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News

Peterborough_Cathedral
Wednesday 22 January 2014

Attending the 80th Anniversary celebrations? Why not visit Peterborough Cathedral while you're in town?

Peterborough Cathedral is situated in the center of the town only a 10 minute drive from the East of England Showground, the central base of the VSCC 80th Anniversary Celebrations.
The original monastery was known as Medeshamstede.
  • The first monastery on this site was founded around 655AD.
  • It was one of the first centres of Christianity in central England.
Development of the Cathedral
  • The monastic settlement was almost entirely destroyed by the Vikings in 870 and rebuilt as a Benedictine abbey between 960 and 970.
  • In this rebuild the central tower was retained. It was dedicated to St Peter and came to be called a burgh, hence the town surrounding the abbey was eventually named Peter-burgh.
  • An aisle was built out to the west and a second tower was added.
  • Only a small section of the foundations of the Saxon church remain beneath the south transept.
  • There are still several significant artifacts, including the Saxon carving, the 'Hedda Stone,’ from the earlier building.
  • In 2008, Anglo-Saxon grave markers were reported to have been found by workmen repairing a wall in the cathedral precincts.
The Benedictine Abbey remained until the Normans invaded, at which time it was damaged. However, after repair it remained unharmed until it was destroyed by an accidental fire in 1116.
  • It was rebuilt in its present form between 1118 and 1238.
  • It became the Cathedral of the new Diocese of Peterborough in 1541 and is now known as the Cathedral Church of St Peter, St Paul and St Andrew.
  • The ceiling, which was completed between 1230 and 1250, still remains today in the original character and style, and has only been painted over twice since the day it was built: once in 1745 and once in 1834. It is one of only four of these ceilings in the whole of Europe.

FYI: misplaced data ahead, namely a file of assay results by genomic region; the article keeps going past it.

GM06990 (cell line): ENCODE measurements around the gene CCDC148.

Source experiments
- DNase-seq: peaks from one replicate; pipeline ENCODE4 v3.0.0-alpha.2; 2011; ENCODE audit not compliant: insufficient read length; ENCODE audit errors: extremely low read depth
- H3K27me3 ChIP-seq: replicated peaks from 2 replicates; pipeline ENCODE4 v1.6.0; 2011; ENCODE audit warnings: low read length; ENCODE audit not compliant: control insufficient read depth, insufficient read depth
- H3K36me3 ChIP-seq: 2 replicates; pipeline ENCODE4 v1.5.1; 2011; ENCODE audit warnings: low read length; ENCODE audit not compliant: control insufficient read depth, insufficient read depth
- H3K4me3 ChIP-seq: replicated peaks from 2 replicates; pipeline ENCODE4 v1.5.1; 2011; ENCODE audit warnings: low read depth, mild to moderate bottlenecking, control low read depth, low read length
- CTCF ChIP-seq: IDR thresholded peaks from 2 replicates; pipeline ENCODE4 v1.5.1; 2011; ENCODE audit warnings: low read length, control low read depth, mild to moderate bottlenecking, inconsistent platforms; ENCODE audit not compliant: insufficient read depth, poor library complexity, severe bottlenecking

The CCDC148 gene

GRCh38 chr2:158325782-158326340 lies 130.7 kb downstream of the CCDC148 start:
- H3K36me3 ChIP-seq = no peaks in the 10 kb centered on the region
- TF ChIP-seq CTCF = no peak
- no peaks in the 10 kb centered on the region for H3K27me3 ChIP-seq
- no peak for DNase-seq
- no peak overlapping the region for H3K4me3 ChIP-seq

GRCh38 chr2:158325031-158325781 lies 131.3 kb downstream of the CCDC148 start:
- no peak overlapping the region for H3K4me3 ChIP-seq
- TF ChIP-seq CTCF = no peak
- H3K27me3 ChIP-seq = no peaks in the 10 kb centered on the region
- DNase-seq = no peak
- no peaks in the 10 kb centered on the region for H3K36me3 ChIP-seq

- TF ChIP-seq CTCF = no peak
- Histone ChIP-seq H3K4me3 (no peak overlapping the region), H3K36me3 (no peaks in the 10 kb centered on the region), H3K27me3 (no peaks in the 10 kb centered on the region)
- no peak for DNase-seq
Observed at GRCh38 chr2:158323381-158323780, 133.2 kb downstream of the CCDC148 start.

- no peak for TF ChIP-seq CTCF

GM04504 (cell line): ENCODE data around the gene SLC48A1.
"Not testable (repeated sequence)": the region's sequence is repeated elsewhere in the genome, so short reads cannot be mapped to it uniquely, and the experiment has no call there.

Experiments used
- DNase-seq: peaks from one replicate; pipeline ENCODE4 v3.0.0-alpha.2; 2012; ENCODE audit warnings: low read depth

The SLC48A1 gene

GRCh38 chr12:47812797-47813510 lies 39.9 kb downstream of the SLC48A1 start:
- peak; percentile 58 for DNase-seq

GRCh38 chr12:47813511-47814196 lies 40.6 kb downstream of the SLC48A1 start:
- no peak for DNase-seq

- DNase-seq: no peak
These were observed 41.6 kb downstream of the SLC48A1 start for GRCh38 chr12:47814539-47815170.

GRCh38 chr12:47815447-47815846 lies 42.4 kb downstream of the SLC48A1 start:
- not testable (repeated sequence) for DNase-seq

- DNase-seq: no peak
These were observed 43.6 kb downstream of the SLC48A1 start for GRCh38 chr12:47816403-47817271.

• The Cathedral was largely built of Barnack limestone from quarries on its own land. It is the belief of many historians that the Cathedral was built here because it is easy to transfer this limestone to the church; it could grow without having to be relocated.
In 1237 the Western transept was completed and the Great West Front Portico was added. At this time the new style was Gothic.
  • At the beginning of the 16th century the windows were changed, the porch was inserted to support the free-standing pillars and a new building was added to the east end of the building. Other than this, the structure of the building remains as it was in 1193.
  • The towers that existed before this time were not demolished; instead they were embellished with Gothic décor and two new towers were added to create a continuous front.
The trio of arches forming the Great West Front, which is the defining image of the Cathedral, is unrivalled in medieval architecture.
In 1539, the great abbey of Peterborough was closed and its lands and properties confiscated by King Henry VIII. To increase his control over the church in this area he created a new bishop and Peterborough Abbey Church became a Cathedral.
 
 
 
Katharine of Aragon
Katharine of Aragon was buried in the cathedral in 1536. Her grave can still be seen in the North Aisle near the High Altar. It is frequently honoured by visitors and often decorated with flowers and pomegranates (her symbol). It carries the legend "Katharine Queen of England", a title she was denied at the time of her death.
Mary, Queen of Scots
In 1587, the body of Mary, Queen of Scots was also buried here after her execution at nearby Fotheringhay Castle, although she was later moved to Westminster Abbey on the orders of her son, King James I of England.
Civil war to present day
The Cathedral was vandalised during the English Civil War in 1643 by Parliamentarian troops.
  • Almost all the stained glass and medieval choir stalls were destroyed.
  • The high altar and reredos were demolished, as were the cloisters and Lady Chapel.
  • All the monuments and memorials of the Cathedral were also damaged or destroyed.
In 1883 extensive restoration work began under the supervision of John Loughborough Pearson. A stepped level of battlements was removed from the central tower, reducing its height slightly.
On 22 November 2001 the Cathedral was hit by a fire which was fortunately spotted by one of the vergers, so a swift response by emergency services followed.
  • The timing was particularly unfortunate as a complete restoration of the painted wooden ceiling was coming to an end.
  • The oily smoke given off by the plastic chairs coated much of the building with a particularly damaging sticky black layer.
An extensive programme of repairs to the west front began in July 2006 and has cost in excess of half a million pounds.
The Cathedral still follows its centuries old pattern of daily worship, though the medieval monastic pattern of 8 services per day has been reduced to morning prayer, daily eucharist and evensong on most days of the week.
The Cathedral is a vibrant and developing community with regular outreach and education programmes, performances and civic events.

FOR DETAILS OF THE 80TH ANNIVERSARY CELEBRATIONS CLICK HERE
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